Bridging the protein gap sustainably


by Alexandra Londoño Baderschneider, Strategic Business Development Manager, Bühler, Switzerland


Healthy food is currently the major consumer megatrend. But what exactly do consumers seek in this claim? It encompasses various needs including weight control, enforcing cardiovascular and digestive health or organic and allergen-free products. But also the perceived benefit of protein-rich food has increased in recent years. With good reason: Protein is essential to life. Without this macronutrient - the body cannot function properly.

The name protein comes from the Greek word 'proteos', which means primary or first place. According to the Food and Agriculture organisation (FAO), proteins make up about 17 percent of the mass of the average person. They are necessary in many ways for our health, especially for growth and for maintenance and repair of the body.

This makes it essential for children and adults alike. Proteins are needed to produce metabolic and digestive enzymes and they are a vital component of hormones such as insulin. For all the above reasons, it is highly important to assure protein security. However, considering that by 2050 the projected world population will rise above nine billion people, 'traditional' protein from animal sources (meat, fish and dairy products) is not sustainable. Vegetable protein sources need to fill this gap.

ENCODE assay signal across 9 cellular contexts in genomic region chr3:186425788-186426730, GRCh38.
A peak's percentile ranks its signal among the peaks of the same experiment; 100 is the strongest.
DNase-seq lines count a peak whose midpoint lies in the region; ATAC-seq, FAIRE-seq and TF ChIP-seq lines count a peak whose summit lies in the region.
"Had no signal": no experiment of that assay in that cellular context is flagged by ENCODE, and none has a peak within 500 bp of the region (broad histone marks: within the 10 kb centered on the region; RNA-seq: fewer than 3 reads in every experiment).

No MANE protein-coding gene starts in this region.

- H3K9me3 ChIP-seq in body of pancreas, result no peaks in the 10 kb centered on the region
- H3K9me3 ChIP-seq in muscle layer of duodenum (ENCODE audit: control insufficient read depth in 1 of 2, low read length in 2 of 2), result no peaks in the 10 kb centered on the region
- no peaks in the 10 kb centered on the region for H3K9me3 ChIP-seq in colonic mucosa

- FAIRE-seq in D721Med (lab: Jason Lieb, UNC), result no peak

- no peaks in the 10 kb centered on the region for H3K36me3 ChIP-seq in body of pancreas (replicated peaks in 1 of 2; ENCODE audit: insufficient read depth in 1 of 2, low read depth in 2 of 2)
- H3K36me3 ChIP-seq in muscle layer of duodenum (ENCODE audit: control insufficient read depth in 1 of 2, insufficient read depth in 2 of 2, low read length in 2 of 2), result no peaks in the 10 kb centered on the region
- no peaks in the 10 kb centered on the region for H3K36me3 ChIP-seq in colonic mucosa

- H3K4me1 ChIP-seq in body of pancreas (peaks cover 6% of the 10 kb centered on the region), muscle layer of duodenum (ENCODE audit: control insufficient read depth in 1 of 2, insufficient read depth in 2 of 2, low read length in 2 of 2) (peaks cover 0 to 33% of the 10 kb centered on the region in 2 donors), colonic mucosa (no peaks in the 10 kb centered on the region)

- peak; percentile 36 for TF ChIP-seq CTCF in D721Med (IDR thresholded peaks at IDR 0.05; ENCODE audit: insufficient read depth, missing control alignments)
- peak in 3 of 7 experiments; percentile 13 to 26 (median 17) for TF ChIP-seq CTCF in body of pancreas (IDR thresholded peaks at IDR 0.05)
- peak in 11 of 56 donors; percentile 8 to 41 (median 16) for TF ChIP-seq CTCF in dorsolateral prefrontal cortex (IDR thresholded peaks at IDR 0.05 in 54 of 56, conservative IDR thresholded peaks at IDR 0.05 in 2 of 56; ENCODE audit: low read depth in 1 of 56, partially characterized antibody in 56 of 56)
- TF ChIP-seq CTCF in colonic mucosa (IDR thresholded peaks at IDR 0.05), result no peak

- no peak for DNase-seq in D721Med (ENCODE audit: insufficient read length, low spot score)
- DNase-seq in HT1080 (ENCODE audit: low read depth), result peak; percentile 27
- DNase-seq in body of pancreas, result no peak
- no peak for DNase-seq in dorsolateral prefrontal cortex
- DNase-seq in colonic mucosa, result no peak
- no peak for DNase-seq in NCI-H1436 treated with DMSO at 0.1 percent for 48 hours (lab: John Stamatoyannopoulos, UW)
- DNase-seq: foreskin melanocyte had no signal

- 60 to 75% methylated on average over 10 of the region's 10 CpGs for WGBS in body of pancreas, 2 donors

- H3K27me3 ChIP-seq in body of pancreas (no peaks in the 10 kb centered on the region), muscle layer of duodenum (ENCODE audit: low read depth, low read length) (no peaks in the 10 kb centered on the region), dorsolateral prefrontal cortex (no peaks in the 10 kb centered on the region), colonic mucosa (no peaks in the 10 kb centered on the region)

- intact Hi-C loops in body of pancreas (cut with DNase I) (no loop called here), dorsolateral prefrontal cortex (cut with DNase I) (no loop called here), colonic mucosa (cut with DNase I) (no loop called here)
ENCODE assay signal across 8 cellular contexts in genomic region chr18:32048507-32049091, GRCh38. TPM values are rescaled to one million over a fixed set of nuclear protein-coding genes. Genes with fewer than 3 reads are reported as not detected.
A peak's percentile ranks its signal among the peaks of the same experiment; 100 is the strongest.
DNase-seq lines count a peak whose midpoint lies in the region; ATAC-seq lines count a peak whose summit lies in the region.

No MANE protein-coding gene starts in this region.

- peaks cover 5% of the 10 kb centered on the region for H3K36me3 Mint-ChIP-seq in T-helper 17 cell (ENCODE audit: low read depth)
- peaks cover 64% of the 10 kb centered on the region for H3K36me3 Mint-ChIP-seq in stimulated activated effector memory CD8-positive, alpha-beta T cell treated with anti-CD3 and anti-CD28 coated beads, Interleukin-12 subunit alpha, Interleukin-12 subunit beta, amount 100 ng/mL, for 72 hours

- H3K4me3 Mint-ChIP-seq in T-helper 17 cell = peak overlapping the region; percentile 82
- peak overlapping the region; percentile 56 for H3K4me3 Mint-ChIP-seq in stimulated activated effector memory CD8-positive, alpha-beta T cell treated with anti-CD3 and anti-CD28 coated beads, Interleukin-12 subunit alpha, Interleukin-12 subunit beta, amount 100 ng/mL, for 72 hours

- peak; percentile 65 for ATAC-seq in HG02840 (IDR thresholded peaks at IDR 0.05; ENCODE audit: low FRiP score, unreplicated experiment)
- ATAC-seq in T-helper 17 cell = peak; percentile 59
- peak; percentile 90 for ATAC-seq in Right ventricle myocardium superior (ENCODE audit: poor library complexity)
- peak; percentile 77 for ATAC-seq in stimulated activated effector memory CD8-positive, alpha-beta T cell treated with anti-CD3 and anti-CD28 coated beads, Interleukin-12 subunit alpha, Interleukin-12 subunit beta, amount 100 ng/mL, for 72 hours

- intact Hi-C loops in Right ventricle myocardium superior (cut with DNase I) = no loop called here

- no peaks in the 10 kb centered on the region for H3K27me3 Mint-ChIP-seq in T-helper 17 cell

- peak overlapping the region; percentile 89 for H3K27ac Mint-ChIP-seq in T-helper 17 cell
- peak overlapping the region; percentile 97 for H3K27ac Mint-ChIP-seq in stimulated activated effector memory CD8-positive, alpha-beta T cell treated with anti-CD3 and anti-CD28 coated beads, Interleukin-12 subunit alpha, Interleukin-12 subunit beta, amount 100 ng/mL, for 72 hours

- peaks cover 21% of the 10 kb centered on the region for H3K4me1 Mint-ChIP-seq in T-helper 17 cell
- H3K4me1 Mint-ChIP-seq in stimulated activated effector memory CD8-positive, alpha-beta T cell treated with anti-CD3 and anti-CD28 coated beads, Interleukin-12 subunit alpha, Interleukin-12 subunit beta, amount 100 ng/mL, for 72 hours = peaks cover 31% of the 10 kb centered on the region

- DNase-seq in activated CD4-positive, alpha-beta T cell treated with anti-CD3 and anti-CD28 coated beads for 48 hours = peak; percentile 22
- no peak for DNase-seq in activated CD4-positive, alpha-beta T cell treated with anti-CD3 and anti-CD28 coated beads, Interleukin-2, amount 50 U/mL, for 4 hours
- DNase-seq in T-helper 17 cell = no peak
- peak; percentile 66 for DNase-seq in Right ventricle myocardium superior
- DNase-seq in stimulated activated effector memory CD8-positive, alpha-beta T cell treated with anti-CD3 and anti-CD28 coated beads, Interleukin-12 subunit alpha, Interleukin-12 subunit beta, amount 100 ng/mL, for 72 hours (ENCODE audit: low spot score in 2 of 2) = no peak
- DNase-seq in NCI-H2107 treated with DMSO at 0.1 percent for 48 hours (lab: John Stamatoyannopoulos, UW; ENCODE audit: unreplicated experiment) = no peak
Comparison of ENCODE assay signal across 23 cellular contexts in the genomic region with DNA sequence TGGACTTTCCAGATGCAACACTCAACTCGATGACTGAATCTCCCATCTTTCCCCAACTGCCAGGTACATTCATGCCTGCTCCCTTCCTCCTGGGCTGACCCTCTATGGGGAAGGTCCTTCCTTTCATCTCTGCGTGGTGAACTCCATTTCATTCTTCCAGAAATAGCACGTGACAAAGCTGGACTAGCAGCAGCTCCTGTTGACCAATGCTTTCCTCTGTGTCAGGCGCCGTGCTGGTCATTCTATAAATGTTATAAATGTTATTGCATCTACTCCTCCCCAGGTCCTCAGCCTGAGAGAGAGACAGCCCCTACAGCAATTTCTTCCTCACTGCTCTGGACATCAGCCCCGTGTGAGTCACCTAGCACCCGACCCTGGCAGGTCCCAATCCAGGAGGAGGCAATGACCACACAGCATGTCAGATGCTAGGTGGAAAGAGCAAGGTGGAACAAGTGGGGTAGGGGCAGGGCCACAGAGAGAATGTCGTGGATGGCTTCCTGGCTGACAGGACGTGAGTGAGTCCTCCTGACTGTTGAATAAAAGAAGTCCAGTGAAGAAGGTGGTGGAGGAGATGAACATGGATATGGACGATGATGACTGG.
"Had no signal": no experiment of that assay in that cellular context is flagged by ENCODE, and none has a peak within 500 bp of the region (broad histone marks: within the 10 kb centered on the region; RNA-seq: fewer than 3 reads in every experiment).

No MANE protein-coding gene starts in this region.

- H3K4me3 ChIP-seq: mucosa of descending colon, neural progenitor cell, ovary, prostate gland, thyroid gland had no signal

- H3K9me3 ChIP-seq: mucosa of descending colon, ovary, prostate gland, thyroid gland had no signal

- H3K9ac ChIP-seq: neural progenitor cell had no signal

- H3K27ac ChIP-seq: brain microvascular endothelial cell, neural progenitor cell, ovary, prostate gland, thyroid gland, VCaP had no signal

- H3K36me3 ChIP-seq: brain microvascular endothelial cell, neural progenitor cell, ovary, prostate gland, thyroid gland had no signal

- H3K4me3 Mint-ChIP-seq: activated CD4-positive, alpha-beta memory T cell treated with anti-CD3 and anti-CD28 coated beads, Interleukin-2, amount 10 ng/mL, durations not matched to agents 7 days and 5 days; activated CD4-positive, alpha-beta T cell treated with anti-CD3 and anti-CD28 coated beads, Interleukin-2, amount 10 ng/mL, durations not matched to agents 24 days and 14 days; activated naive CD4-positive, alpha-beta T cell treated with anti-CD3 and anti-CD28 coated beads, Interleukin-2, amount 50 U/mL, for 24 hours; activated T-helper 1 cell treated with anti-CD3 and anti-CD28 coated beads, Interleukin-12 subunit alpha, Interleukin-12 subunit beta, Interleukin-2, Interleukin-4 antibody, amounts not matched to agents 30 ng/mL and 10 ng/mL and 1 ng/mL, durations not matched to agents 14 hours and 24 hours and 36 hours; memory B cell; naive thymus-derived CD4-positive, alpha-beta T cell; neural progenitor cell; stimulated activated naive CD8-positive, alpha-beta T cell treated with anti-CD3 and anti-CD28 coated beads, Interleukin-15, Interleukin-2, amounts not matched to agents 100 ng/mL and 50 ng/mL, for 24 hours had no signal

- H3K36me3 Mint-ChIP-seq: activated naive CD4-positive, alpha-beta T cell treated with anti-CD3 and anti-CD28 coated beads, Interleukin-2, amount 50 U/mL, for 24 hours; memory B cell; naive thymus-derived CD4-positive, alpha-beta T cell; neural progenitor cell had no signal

Pulses are legumes with dry edible seeds. They include lentils, peas, beans and chickpeas. On average, one cup of pulses contains more than twice the protein of one cup of corn or rice. Pulses are gluten free, low in fat and rich in fibre; therefore, helping to improve digestion and prevent heart disease.

As pulses have been an essential part of several regions' diets for centuries, pulses are readily available. Annually, about 80 million tons of pulses are harvested with 65 percent destined to go to food applications. With the growing interest of the food industry in including pulses as ingredients in breads, snacks, beverages and meat products, the amount of food destination is increasing at more than four percent yearly. And this is good because it is sustainable. Pulse crops require low energy to grow and increase soil fertility.

There are more than 20 pulses varieties and the processing requirements for all are diverse and complex. Bühler has been able to close the gap in the value chain – helping processors around the world to adopt hygienic, sustainable and profitable methods to process pulses.

Bühler provides technology for basic pulses processing from efficient cleaning, sorting, de-hulling, splitting to grinding. Integrated processing solutions such as roasting, extrusion or texturing of protein-rich pulse flours into textured vegetable protein (TVP) products make Bühler the partner of choice for pulse processors around the globe.

Pulses will be essential to ensure sustainable protein security. Pioneering processing technology will allow exploiting the opportunities of pulses as a sustainable protein source. And with consumers seeking healthy, convenient and tasty food products, the future of pulses looks very promising.


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